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Inside a dying forest, Mountain Area businesses find a modern gold rush

Arbor Works employee Rafael Jurado buys coffee and donuts at Judy’s Donuts of Oakhurst from Judy Kong, left, and Outtary Kong. Judy Kong said loggers, brought in as a result of California’s tree mortality epidemic, have dramatically increased business at her shop. “Every morning they come,” Kong said. “I’m glad they’re here because they work so hard cutting down the trees. It has been great for us here.” The influx of tree cutters has boosted the Mountain Area economy by nearly $500,000 a month.
Arbor Works employee Rafael Jurado buys coffee and donuts at Judy’s Donuts of Oakhurst from Judy Kong, left, and Outtary Kong. Judy Kong said loggers, brought in as a result of California’s tree mortality epidemic, have dramatically increased business at her shop. “Every morning they come,” Kong said. “I’m glad they’re here because they work so hard cutting down the trees. It has been great for us here.” The influx of tree cutters has boosted the Mountain Area economy by nearly $500,000 a month. Sierra Star

For more than a year, the Mountain Area has buzzed with hundreds of loggers brought in to clear out a dying forest left devastated by a continued drought and swarms of bark beetles.

That work is expected to keep tree cutters in the woodlands of Eastern Madera County for at least another three years, maybe longer. And though it’s a morbid transformation of once majestic forest vistas, for many mountain businesses, the tree mortality disaster has turned into a major economic driver - a modern gold rush that’s added nearly $500,000 a month to the Mountain Area economy.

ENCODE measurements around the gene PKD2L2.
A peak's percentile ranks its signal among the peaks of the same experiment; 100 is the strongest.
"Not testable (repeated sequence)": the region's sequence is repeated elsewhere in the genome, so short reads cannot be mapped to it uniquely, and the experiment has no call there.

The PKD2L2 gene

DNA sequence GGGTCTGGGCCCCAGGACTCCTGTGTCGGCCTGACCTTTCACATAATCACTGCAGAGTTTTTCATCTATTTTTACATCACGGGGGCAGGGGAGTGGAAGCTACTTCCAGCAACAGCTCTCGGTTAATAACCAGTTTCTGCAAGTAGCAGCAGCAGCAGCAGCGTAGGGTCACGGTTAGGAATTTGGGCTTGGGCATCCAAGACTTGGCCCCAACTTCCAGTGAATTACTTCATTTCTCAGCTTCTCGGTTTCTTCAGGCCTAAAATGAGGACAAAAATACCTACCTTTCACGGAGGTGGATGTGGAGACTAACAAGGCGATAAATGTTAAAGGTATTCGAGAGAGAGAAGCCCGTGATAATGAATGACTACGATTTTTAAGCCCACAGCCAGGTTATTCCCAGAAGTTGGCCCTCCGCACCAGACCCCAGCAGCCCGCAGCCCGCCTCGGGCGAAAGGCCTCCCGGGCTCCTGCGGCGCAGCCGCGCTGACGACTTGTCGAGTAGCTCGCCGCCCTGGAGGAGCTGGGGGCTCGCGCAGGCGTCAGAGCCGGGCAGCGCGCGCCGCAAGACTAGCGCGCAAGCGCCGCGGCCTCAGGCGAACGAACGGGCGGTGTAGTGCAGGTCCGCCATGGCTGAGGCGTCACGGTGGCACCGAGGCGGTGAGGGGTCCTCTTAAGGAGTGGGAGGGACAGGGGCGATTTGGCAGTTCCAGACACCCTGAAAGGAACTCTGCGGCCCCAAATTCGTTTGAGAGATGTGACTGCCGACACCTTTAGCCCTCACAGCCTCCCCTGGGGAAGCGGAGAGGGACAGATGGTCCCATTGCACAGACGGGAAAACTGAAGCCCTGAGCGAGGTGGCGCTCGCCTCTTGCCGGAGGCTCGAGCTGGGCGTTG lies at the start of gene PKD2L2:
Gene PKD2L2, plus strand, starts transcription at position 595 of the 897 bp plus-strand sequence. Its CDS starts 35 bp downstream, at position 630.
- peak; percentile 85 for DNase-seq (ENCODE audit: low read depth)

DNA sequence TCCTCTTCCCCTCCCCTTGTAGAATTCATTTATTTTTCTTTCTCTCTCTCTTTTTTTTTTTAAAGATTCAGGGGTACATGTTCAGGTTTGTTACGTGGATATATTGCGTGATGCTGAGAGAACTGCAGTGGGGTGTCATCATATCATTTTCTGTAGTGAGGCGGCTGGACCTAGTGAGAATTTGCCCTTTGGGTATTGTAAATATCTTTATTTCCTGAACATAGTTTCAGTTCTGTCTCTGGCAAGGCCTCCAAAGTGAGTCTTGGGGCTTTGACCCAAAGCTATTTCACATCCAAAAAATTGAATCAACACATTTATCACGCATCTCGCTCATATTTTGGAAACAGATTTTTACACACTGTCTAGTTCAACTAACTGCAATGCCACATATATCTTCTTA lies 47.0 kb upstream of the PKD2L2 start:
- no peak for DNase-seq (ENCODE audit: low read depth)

“It’s been a dramatic, game-changing alteration in the business climate of the Oakhurst, Mariposa region,” said Jerry Rankin, manager of Comfort Inn Yosemite Area. “In business, new money is like gold. And this has brought a lot of gold.”

Rankin said loggers, most of them contracted by Pacific Gas and Electric Company, first started arriving at the inn in late 2015. Since then, he said Comfort Inn’s gross income has risen 20% each year as the woodworkers remain lodged long term, even during slower winter seasons.

“If our business went up 7% in a year that would be a darn good year,” Rankin said. “So 20% is just incredible.”

Kathy Thomas, property manager for Sierra Home Rentals, said around 20 of the company’s homes were rented out to contracting crews, mostly in Oakhurst.

“It was definitely an economic boost,” Thomas said. “We were renting out homes that aren’t ever rented out in the winter months. So I think this winter was a strong winter for everyone up here.”

In the tourism industry, mountain winters mean inconsistency, Rankin said, where hotels and related locations are almost guaranteed to lose money.

To try and rectify that, he said for decades businesses, the visitors bureau, and Yosemite National Park’s concessionaire spent millions on advertising to lure more winter guests.

“And it was money wasted,” Rankin said. “Nothing worked. But all of a sudden, Mother Nature did the work for us. Where humans didn’t succeed in increasing business income and visitors, Mother Nature did, in a very sad way by killing millions of trees.”

Last November, aerial surveys indicated there are 102 million dead trees in California, an increase of 36 million since May that year. And despite a stormy winter, officials with the U.S. Forest Service said the trees will continue to die.